Which brings us to point two. We need to speak and act with grace. As much as we might secretly want it, those with whom we disagree, those who believe or vote or live differently to us, they’re not going away. No human is an island…and no island can be completely cut off for that matter. All of humanity – all of God’s creation even – is woven together in our messiness and magnificence. What might it be like to make peace with that and to seek to get to know, listen to and love ‘them over there’? What might it be like to remember that we shouldn’t be casting stones but planning dinner parties? What might it look like to actively seek out encounters with fellow children of God whom we might otherwise bypass – to practice deep listening; to ask open, non-judgmental questions; to deepen our understanding of the other person’s needs, interests and God-given gifts?
So…solidarity in our seeing; grace in our acting; and love in our gathering. In his excellent book on Benedictine monasteries, Rowan Williams suggests that all Christian communities should embody a way of life that could offer healing and hope to a divided world; that could model community over chaos. In his analysis of the rule of St Benedict, he speaks of Church being ‘bound up with a habitual acceptance of the otherness of others’ and asks ‘what does it feel like to imagine holiness as an unselfconscious getting used to others?. I love that question. Rowan convincingly argues that it is in community that our foibles and frustrations are exposed; in community that we can learn to understand, accept, forgive and truly love the other; in community that we too can be understood, accepted, forgiven and truly loved by the other;
‘The height of self-denial’, he says, ‘the extreme of asceticism, is not hair-shirts and all-night vigils; its standing next to the same person quietly for years on end’
Those married amongst us might heartily agree! But whatever our marital status, we are all called, welcomed and loved into a kingdom community where forgiveness can overcome frustration; where no one is labelled ‘sinner’ or ‘saint’ for we know that we’re all a mixture of both; where we are forever known, not by the worst thing we have ever done, but as children of the God who made, loves and lives in us all.
So, in the aftermath of elections; in the midst of protests and pandemics; in our everyday living may we choose community over chaos. May we choose solidarity over division; reconciliation over grudge-keeping; hope over despair. Together, may we choose to follow in the footsteps of the God-man who makes dinner invitations divine revelations. Amen.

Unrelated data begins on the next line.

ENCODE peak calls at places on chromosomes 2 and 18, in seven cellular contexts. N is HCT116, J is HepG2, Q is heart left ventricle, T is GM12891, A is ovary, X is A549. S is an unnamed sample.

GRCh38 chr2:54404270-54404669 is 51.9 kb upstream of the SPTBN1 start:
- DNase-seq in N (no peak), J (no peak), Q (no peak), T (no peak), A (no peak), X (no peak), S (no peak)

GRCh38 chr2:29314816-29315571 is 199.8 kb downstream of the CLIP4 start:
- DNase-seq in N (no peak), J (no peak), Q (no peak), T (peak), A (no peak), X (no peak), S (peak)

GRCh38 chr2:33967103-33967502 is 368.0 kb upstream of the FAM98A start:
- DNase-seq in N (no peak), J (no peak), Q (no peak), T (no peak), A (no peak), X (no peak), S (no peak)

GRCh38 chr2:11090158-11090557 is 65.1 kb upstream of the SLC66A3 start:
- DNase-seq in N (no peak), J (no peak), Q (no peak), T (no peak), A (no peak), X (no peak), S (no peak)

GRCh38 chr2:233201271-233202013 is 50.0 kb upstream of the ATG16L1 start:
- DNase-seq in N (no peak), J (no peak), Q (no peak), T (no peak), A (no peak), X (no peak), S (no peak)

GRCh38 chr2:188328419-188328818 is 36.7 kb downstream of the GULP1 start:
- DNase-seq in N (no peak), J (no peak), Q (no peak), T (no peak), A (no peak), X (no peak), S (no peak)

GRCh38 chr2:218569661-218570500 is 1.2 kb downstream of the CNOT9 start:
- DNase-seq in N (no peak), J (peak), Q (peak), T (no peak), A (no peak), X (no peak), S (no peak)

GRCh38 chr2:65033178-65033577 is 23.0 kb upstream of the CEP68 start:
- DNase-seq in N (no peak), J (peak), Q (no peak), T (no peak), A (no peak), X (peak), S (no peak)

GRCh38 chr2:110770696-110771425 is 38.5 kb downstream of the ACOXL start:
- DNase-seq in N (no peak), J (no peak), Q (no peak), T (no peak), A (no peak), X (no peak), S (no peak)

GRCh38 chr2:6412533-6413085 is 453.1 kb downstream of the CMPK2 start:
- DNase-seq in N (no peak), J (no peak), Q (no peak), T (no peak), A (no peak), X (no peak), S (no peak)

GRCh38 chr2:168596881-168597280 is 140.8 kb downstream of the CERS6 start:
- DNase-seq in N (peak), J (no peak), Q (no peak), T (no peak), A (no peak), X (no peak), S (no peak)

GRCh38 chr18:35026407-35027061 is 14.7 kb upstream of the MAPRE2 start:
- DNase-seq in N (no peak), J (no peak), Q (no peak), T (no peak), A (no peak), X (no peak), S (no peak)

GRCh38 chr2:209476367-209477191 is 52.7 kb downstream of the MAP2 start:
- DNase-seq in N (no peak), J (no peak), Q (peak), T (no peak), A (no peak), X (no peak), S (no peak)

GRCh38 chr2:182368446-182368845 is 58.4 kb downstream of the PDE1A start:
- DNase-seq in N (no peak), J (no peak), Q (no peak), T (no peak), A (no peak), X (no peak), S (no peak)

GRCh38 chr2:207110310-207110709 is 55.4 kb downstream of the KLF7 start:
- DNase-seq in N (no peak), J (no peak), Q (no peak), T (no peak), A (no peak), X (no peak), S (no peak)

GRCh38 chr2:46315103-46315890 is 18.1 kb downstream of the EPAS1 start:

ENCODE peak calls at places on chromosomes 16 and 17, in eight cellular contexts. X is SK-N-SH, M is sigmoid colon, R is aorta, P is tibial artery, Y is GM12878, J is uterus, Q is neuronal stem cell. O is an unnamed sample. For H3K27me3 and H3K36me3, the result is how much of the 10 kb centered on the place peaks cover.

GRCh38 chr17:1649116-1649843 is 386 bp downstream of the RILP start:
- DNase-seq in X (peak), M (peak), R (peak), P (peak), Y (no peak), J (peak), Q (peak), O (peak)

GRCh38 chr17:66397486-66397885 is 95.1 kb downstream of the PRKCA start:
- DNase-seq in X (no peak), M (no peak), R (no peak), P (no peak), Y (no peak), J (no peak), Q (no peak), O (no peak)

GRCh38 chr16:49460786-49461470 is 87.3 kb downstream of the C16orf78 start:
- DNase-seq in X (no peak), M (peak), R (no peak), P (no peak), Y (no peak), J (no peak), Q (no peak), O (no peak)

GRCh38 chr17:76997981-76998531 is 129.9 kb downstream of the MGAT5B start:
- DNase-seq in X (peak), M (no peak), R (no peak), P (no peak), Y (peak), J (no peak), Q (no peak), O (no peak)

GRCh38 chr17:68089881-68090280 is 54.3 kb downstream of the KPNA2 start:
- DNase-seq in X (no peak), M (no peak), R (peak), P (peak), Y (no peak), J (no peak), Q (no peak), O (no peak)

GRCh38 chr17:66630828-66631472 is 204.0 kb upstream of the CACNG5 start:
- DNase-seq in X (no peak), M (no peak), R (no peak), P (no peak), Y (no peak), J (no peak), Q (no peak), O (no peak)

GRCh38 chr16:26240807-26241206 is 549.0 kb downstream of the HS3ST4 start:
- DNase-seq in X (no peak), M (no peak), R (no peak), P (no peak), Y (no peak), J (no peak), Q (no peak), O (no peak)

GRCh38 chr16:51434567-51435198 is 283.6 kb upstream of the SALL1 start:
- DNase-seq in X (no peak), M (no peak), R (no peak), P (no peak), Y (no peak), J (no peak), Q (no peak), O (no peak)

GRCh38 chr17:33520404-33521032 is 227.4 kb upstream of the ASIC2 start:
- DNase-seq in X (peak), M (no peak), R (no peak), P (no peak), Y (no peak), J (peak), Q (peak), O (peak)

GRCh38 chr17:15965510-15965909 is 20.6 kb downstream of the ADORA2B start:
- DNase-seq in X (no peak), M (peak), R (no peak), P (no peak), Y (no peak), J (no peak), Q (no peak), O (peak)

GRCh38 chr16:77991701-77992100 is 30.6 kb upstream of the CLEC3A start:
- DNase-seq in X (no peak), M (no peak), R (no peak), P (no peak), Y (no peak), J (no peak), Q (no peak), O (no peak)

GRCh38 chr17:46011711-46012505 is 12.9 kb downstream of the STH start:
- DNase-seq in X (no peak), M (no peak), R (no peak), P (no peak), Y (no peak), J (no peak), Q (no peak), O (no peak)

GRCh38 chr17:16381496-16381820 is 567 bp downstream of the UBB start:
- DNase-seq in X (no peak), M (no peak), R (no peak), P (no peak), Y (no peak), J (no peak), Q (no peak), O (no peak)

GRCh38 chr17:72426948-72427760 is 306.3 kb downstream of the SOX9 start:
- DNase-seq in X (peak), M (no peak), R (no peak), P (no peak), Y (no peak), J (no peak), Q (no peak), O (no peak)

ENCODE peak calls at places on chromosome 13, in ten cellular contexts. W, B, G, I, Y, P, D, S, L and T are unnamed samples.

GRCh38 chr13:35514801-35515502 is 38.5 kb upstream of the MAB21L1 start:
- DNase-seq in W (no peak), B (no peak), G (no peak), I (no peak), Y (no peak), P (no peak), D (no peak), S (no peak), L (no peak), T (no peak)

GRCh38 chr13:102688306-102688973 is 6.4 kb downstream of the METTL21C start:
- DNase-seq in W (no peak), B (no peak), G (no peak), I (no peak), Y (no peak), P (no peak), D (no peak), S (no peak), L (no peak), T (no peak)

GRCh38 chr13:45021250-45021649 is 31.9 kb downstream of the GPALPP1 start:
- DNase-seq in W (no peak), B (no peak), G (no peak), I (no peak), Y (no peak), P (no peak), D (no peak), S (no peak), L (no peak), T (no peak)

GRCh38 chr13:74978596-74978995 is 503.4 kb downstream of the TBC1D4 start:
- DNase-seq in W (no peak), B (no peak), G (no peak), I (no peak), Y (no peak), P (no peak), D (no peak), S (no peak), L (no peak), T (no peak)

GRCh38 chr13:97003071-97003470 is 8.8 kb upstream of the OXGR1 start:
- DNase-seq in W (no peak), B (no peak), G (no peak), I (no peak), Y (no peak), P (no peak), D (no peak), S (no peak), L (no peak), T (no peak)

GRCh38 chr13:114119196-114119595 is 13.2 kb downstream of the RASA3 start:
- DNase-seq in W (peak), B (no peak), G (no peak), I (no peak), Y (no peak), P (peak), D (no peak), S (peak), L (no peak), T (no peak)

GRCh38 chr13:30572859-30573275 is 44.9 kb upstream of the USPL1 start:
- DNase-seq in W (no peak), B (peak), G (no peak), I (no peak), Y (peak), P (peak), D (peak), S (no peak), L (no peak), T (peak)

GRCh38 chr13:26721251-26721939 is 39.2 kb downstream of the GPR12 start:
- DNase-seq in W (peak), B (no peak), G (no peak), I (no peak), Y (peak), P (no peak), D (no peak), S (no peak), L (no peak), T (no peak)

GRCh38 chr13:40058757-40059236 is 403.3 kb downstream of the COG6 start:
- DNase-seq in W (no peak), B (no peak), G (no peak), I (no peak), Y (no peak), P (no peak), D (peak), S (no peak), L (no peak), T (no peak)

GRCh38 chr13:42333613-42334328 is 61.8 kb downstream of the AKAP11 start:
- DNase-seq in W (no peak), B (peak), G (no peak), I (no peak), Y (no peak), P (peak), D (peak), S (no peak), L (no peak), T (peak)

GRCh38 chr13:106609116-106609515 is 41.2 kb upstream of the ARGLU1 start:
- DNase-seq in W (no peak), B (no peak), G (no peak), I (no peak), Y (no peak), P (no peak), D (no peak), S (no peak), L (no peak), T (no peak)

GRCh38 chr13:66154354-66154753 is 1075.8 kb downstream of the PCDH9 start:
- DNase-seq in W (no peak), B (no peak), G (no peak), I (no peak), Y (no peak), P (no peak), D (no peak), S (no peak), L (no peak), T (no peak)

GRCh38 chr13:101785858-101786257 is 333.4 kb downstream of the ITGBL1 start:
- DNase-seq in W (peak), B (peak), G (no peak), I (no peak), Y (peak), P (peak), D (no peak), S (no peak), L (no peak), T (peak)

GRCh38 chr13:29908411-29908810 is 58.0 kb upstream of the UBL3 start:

https://cac.org/wp-content/uploads/2014/10/CP-3_Zealots-and-Pharisees.pdf. Readers of this article will see that I have borrowed and endorsed much of the thinking of the Centre for Action and Contemplation in this reflection. For those interested in reading more, I highly recommend their daily meditations, for which you can sign up at https://cac.org/category/daily-meditations/
 Rowan Williams, The Way of St Benedict (Bloomsbury, London, 2020), p13
 Rowan Williams, The Way of St Benedict (Bloomsbury, London, 2020), p27
A Prayer for Perpetrators read by Viviane
God over Golgotha, the place where Jesus died, when senseless acts of violence occur, we admit that praying for those who seek to harm, who aim to kill others, who take away the gift of life that you give is incredibly difficult.
It goes against everything that we think and feel and want in the moment.
But we remember that Jesus, in the place of Golgotha, even on the cross, spent one of his precious dying breaths speaking words of loving-kindness over those who crucified him.
“Father, forgive them; for they do not know what they are doing “.
So Jesus lived and died, staying true to what he asks of others;
“Love your enemies and pray for those who persecute you.”
For those who harm others and who seek to do harm in this world, we pray, O God.
We remember them and all who love them.
We remember that their lives too are devastated and their hopes dashed.
We know that the pain from each act of violence, like the ripples of a stone cast in a pond, travel in many different directions.
Those who perpetrate violence become casualties of their own anger, their own hatred, their own bitterness, their own deep woundedness. They too are in need of your grace, your love, and your healing light.
They know not what they do.
Help them see what they do.
Help them recognise the ripples of suffering and pain that have been caused by the stones they threw, by the guns they shot, by their own actions.
Not only do they not know what they do, but also they do not know what they need.
So we pray with Jesus, “ Father, forgive them”.
May that forgiveness begin to disarm their anger and hatred, dismantle their bitterness, and demolish their desire to harm. May that forgiveness be a healing balm that begins to mend and transform the broken places and pain in their own lives. Holy Spirit, who filled Jesus even on the cross at Golgotha, keep us from casting our own stones of anger, hatred, bitterness, and retaliation.
The darkness cannot compare to the power of the light.
May we be your light.
May we be catchers of stones and not casters of stones.
May we learn to love and forgive the way that you have and do.
May our work of justice include loving our enemies and praying for those who would persecute or harm us.
May our presence bring healing to this world, in the name of Jesus the Christ.
May it be so. Amen.
Excerpts taken from ‘Rally’. Compiled and edited by Britney Winn Lee.©2020. Fresh Air Books
Hymn: Make me a channel of your peace
Go forth into a world divided. Yet know that God dwells even there, in all places, in this time. And also know that there is no real division for everything is in God and God is with all. We are one in God’s oneness. Be aware of that sacred presence. Let it strengthen you. Let it transform you. Build shalom. Love with abandon. Abide in peace. Amen
(Diana Butler Bass written after 2016 US elections)